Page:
Homebase currently sells from 151 shops and 15 standalone Bathstores, while new high street shops, Decorate by Homebase and Kitchens by Homebase are launching around the UK.

 

HMV marks its centenary as it reopens all its shops

HMV is marking its 100th year trading as it reopens all 93 of its shops today. The film, music and merchandise business is expecting shoppers will want return to browse its stores in person, despite growing online sales in lockdown.

 

HMV owner Doug Putman says: “The British high street has had a tough start to 2021, but as the country slowly gets back to normal, we’re confident that shoppers will return to supporting physical retail. For millions of customers, browsing in-store is something that can’t be replaced, and we’ve put measures in place across the estate to ensure that they can take their time discovering our massive range of entertainment and merchandise while social distancing. We’re expecting people to purchase some of the incredible new releases we’ve seen during the latest lockdown.

 

“This year marks hmv’s 100th birthday, and we’re setting ourselves up to be here for the next 100 years. Over the coming months, customers will start to see exclusive new merchandise and special editions arrive in their local hmv stores.”

 

Both HMV and Fopp stores will feature Covid-safe multichannel services, including dropping off a list of purchases to collect and ringing to reserve stock for same-day collection – in addition to existing click and collect services. Any returned items will be quarantined for 72 hours before being returned to the shop floor.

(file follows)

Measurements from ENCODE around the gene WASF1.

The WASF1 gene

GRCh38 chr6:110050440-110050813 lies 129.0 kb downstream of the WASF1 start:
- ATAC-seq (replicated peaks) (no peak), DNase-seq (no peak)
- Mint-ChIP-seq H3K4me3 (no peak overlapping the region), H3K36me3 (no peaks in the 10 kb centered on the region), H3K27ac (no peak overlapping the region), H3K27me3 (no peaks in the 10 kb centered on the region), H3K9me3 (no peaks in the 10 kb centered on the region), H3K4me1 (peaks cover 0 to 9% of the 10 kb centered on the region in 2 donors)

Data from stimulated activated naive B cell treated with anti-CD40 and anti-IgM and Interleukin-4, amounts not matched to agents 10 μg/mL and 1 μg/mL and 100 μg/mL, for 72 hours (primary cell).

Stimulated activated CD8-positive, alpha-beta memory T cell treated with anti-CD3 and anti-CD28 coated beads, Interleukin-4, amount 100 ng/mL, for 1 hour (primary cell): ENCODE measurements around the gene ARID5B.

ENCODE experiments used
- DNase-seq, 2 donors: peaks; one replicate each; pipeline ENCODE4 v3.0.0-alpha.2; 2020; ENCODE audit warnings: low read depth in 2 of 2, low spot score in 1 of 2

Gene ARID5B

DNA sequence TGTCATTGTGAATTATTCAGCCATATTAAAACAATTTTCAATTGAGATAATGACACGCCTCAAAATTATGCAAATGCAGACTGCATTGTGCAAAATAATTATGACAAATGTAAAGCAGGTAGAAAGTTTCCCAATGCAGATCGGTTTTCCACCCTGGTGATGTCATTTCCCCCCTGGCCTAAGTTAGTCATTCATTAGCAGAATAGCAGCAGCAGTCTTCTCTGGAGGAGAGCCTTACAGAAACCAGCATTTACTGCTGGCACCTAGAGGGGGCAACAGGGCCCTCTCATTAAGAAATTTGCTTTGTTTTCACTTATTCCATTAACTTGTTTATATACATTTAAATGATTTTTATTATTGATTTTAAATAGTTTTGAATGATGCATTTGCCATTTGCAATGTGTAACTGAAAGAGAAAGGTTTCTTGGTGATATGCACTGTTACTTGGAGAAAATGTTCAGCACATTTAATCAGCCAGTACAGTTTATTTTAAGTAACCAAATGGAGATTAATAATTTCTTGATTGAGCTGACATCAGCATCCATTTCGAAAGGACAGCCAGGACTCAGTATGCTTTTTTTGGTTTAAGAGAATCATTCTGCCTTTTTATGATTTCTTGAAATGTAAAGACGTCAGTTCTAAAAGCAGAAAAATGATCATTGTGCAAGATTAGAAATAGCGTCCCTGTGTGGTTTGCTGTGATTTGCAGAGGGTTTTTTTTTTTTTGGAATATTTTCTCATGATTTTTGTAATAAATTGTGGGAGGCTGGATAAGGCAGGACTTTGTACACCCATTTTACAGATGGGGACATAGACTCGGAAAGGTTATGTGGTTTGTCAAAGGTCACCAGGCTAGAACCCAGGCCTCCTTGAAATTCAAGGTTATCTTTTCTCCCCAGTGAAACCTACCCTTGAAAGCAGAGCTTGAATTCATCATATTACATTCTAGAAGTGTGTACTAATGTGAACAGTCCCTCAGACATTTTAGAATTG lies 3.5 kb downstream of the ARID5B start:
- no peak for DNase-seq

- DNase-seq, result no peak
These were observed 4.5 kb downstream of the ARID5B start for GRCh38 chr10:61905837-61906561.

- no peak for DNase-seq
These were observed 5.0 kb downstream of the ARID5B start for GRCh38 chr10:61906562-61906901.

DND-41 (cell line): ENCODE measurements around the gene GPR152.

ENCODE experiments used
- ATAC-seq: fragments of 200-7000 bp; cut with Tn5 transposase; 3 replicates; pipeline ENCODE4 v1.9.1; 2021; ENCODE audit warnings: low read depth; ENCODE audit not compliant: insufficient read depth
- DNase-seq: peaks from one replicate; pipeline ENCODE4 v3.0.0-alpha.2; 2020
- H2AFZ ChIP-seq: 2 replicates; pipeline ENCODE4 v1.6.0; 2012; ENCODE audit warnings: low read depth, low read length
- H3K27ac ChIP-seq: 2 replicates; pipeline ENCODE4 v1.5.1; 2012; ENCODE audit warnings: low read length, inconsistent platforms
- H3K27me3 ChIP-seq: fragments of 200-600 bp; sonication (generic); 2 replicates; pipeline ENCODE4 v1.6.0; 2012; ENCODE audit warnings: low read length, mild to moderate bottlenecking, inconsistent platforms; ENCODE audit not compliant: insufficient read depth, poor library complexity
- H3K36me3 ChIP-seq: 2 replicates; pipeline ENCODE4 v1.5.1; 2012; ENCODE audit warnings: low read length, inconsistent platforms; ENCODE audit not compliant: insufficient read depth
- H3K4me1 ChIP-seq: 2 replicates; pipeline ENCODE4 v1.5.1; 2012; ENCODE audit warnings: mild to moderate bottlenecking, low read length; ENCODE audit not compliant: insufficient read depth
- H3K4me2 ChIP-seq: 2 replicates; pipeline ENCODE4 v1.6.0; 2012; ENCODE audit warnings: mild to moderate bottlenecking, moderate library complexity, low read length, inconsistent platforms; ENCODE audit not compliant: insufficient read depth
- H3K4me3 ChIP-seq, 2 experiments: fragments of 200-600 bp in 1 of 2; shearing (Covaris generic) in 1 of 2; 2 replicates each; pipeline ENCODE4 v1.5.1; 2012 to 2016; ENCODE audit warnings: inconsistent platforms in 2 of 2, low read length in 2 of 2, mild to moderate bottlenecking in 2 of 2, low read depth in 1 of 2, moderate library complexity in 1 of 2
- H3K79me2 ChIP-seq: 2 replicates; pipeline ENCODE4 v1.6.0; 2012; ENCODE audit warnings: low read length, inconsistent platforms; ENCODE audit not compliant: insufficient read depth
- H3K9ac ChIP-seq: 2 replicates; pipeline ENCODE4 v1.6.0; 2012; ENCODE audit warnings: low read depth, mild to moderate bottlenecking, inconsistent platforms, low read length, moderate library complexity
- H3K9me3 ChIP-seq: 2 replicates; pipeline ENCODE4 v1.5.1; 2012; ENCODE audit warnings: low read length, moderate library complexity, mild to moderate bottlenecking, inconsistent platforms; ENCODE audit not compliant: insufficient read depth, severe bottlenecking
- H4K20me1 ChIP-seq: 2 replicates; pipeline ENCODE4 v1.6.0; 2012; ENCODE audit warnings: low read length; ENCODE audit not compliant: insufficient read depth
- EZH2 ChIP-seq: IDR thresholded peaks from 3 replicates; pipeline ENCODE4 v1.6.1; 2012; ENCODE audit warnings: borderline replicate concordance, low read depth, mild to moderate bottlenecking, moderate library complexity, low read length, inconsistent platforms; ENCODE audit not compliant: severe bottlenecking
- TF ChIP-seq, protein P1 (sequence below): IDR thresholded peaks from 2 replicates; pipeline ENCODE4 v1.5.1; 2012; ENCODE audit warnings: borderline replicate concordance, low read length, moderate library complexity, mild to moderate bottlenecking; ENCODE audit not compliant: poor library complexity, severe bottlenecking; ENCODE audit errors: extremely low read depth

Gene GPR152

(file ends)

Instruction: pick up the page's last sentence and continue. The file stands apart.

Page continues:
Putnam bought 100 HMV stores out of administration in 2019, betting on shoppers’ appetite for buying music in-store rather than online.


Presto Music marks its 35th anniversary on reopening

Classical and jazz music specialist Presto Music is reopening its Leamington Spa store today, 35 years on from its founding.

 

Presto Music chief executive and owner Chris O’Reilly says ecommerce gave the company its most successful year ever in 2020 – but that bricks and mortar are key to the customer experience - from in-store browsing to concerts. He says: “Browsing‌ ‌through‌ ‌tangible‌ ‌products‌ ‌in‌ ‌a‌ ‌physical‌ ‌store‌ ‌is‌ ‌definitely‌ ‌a‌ ‌more‌ ‌intimate,‌ ‌tactile‌ ‌experience‌ ‌when‌ ‌compared‌ ‌to‌ ‌swiping‌ ‌across‌ ‌a‌ ‌screen.‌ ‌It’s‌ ‌also‌ ‌a‌ ‌place‌ ‌where‌ ‌you‌ ‌can‌ ‌converse‌ ‌with‌ ‌like-minded‌ ‌people‌ ‌who‌ ‌share‌ ‌the‌ ‌same‌ ‌taste‌ ‌as‌ ‌you‌ ‌do.‌ ‌And‌ ‌after‌ ‌a‌ ‌year‌ ‌spent‌ ‌mostly‌ ‌in‌ ‌our‌ ‌own‌ ‌homes,‌ ‌there‌ ‌is‌ ‌a‌ ‌palpable‌ ‌sense‌ ‌of‌ ‌nostalgia‌ ‌for‌ ‌walking‌ ‌around‌ ‌a‌ ‌familiar‌ ‌store‌ ‌you‌ ‌haven’t‌ ‌been‌ ‌to‌ ‌for‌ ‌too‌ ‌long.

 

“The‌ ‌retail‌ ‌sector‌ ‌would’ve‌ ‌been‌ ‌even‌ ‌more‌ ‌severely‌ ‌impacted‌ ‌without‌ ‌ecommerce‌ ‌last‌ ‌year,‌ ‌but‌ ‌that‌ ‌doesn’t‌ ‌mean‌ ‌we‌ ‌should‌ ‌overlook‌ ‌the‌ ‌vital‌ ‌role‌ ‌that‌ ‌brick-and-mortar‌ ‌still‌ ‌has‌ ‌to‌ ‌play.‌ ‌Not‌ ‌only‌ ‌do‌ ‌physical‌ ‌stores‌ ‌help‌ ‌drive‌ ‌the‌ ‌local‌ ‌economy,‌ ‌they’re‌ ‌also‌ ‌great‌ ‌for‌ ‌bringing‌ ‌together‌ ‌communities.”‌ ‌ ‌